“Your brother will rise again…I am the resurrection and the life; he who believes in Me will live even if he dies, and everyone who lives and believes in Me will never die.” [John 11:23, 25]
This is why Christ did what He did during His lifetime - everything climaxed at the crucifixion. In the Orthodox Church, every Pascha, we sing, “Christ is risen from the dead, by death trampling down death.”
Let this mind be in you which was also in Christ Jesus, who, being in the form of God, did not consider it robbery to be equal with God, but made Himself of no reputation, taking the form of a bondservant, and coming in the likeness of men. And being found in appearance as a man, He humbled Himself and became obedient to the point of death, even the death of the cross. Therefore God also has highly exalted Him and given Him the name which is above every name, that at the name of Jesus every knee should bow, of those in heaven, and of those on earth, and of those under the earth, and that every tongue should confess that Jesus Christ is Lord, to the glory of God the Father. [Philippians 2:5-11]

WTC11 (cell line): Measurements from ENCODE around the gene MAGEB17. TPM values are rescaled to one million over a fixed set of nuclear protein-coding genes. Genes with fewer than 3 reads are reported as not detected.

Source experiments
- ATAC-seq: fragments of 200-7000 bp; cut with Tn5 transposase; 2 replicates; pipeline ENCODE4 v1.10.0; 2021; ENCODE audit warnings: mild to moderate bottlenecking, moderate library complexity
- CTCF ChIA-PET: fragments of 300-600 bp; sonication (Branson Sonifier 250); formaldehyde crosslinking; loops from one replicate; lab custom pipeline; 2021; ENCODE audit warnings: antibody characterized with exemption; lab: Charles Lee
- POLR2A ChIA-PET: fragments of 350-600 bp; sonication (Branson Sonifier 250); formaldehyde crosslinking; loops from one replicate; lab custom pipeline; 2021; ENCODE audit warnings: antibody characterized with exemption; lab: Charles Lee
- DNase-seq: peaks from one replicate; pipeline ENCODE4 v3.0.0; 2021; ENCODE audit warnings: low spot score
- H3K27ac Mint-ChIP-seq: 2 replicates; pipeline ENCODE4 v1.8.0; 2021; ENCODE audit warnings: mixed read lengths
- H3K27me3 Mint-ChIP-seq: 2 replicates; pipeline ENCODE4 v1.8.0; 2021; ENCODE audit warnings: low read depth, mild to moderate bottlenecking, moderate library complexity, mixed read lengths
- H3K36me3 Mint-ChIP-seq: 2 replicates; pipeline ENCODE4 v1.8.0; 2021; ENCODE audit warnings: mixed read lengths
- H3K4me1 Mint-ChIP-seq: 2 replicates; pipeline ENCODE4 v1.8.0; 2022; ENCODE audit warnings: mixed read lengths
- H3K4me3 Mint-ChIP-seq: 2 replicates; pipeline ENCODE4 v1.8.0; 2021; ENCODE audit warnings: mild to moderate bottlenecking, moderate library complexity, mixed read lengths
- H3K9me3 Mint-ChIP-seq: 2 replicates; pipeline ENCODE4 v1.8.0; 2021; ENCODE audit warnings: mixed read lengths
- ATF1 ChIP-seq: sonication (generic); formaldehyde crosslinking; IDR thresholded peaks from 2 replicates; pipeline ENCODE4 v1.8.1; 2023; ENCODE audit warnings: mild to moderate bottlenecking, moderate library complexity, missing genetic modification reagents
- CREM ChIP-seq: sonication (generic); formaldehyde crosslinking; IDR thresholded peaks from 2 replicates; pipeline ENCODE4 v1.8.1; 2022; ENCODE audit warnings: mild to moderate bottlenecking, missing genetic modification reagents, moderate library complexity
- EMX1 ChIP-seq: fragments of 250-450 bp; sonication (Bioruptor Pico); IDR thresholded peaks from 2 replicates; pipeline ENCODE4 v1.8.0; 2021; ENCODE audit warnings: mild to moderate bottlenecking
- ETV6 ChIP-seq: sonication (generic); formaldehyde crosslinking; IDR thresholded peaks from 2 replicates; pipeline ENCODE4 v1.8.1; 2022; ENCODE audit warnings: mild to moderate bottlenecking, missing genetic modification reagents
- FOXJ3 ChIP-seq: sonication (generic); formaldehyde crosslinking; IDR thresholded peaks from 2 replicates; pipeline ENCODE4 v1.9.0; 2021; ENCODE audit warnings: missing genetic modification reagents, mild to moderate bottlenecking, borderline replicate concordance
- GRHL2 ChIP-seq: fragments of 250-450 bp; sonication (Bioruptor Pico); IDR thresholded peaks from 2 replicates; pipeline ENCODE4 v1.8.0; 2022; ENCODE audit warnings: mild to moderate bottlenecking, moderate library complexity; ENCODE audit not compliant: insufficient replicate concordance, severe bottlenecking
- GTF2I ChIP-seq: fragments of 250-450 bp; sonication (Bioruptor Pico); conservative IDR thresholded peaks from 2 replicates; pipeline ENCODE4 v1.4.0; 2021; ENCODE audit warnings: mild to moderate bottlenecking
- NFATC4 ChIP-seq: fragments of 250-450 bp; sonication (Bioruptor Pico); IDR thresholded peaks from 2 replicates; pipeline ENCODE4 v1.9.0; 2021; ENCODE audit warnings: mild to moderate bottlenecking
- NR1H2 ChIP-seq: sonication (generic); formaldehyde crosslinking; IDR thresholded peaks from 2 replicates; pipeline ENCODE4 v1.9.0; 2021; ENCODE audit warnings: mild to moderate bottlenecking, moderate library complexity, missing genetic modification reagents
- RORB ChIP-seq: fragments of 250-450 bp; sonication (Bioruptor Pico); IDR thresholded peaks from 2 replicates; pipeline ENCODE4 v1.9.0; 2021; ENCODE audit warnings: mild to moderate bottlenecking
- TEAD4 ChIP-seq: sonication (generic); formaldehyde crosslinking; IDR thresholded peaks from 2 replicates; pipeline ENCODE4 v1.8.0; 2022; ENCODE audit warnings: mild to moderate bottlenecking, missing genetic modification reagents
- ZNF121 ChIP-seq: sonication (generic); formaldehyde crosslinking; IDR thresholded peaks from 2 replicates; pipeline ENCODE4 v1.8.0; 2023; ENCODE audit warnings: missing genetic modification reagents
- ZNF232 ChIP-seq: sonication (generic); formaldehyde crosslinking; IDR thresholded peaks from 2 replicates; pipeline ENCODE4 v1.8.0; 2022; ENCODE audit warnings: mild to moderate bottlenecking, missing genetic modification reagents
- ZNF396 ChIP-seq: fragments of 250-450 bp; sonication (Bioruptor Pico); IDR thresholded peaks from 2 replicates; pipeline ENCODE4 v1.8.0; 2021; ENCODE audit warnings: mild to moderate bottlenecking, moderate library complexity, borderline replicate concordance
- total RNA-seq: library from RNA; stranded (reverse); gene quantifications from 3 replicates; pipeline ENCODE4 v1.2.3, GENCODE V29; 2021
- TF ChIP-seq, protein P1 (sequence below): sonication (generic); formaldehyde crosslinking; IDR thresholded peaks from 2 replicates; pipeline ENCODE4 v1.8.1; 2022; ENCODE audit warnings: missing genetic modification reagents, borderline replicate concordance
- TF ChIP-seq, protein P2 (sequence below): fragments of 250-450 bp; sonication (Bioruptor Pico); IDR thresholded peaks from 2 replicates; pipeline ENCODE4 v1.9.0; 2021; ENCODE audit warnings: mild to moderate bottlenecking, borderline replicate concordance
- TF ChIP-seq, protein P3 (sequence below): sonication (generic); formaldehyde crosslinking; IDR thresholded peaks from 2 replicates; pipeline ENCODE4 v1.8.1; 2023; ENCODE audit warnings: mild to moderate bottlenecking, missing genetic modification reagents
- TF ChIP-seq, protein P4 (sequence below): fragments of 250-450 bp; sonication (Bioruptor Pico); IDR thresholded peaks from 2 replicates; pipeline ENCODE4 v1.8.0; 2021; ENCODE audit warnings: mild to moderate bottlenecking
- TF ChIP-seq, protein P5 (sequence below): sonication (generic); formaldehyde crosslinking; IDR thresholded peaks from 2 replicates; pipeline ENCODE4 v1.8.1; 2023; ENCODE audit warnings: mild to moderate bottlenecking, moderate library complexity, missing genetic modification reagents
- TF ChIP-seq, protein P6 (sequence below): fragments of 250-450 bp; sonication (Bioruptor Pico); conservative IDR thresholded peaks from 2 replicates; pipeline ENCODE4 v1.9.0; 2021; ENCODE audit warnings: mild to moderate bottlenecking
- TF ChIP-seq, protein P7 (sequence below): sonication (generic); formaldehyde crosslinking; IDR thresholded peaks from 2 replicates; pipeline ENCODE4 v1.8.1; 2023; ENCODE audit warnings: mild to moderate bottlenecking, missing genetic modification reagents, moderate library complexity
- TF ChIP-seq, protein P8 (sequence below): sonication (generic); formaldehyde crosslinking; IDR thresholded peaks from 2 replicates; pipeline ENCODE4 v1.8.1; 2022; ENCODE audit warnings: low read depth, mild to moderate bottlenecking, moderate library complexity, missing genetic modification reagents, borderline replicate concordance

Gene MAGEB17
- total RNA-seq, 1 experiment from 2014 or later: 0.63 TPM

I may not be allowed to bring such an old thread back but… I’ll try to answer but may God Almighty the merciful and compassionate one help you to see the truth…
God is ONE. There is no other God than God… whatever name you say either Allah or YAHWEH…
but in Christianity we have been revealed the plurality of the ONE God…
The Father is God, The Son is God, and the Holy Spirit is God but there are NOT three God only one… because they are so intimately united.
They are distinct because in heaven there is always the Father but the Son came down from heaven as was the will of the Father and happened because of the Holy Spirit. i.e. the Virgin birth…
The Father, the Son, and the Holy Spirit reign TOGETHER in heaven as ONE God.